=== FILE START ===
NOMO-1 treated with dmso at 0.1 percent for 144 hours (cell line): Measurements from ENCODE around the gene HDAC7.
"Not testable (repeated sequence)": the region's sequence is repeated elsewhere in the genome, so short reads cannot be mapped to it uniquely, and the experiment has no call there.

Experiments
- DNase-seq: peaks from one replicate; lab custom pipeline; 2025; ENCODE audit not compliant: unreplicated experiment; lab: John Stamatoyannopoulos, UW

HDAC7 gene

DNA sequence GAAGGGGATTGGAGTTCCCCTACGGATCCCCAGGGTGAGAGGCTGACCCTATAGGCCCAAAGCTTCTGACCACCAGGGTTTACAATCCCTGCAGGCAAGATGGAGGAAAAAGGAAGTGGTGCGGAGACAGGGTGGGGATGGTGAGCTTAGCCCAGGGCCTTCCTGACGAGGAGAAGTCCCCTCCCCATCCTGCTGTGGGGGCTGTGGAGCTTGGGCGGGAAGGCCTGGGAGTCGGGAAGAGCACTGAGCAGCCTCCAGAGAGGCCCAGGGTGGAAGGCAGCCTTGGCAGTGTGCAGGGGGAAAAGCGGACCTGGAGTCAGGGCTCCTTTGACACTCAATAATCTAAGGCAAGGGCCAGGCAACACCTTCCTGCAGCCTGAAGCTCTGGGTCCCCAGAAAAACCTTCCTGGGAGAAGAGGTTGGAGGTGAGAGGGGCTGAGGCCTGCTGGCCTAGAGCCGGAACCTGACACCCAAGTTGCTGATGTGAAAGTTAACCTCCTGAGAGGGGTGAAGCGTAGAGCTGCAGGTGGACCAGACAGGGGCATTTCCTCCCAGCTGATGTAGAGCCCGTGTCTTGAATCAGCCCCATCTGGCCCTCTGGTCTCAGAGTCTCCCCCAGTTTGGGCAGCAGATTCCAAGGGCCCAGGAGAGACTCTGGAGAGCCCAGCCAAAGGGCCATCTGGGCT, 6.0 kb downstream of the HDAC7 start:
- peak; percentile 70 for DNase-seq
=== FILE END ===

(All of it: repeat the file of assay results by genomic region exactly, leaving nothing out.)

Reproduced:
NOMO-1 treated with dmso at 0.1 percent for 144 hours (cell line): Measurements from ENCODE around the gene HDAC7.
"Not testable (repeated sequence)": the region's sequence is repeated elsewhere in the genome, so short reads cannot be mapped to it uniquely, and the experiment has no call there.

Experiments
- DNase-seq: peaks from one replicate; lab custom pipeline; 2025; ENCODE audit not compliant: unreplicated experiment; lab: John Stamatoyannopoulos, UW

HDAC7 gene

DNA sequence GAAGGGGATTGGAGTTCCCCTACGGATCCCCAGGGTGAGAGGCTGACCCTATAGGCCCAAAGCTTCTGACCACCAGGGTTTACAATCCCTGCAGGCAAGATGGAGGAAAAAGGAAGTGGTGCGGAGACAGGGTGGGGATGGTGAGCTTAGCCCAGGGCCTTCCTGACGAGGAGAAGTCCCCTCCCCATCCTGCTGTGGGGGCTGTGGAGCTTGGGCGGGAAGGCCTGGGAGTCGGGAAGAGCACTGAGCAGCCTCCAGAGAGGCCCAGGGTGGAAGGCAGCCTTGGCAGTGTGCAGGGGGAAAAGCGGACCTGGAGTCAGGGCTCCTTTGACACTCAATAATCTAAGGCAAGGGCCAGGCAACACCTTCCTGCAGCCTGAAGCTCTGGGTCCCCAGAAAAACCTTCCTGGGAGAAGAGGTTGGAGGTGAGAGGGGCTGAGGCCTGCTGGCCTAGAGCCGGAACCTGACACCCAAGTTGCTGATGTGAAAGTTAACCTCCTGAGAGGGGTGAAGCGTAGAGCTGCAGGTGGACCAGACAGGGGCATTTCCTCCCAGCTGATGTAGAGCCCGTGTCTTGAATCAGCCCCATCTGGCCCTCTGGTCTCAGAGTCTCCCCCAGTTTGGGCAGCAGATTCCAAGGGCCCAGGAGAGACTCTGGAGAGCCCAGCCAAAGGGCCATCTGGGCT, 6.0 kb downstream of the HDAC7 start:
- peak; percentile 70 for DNase-seq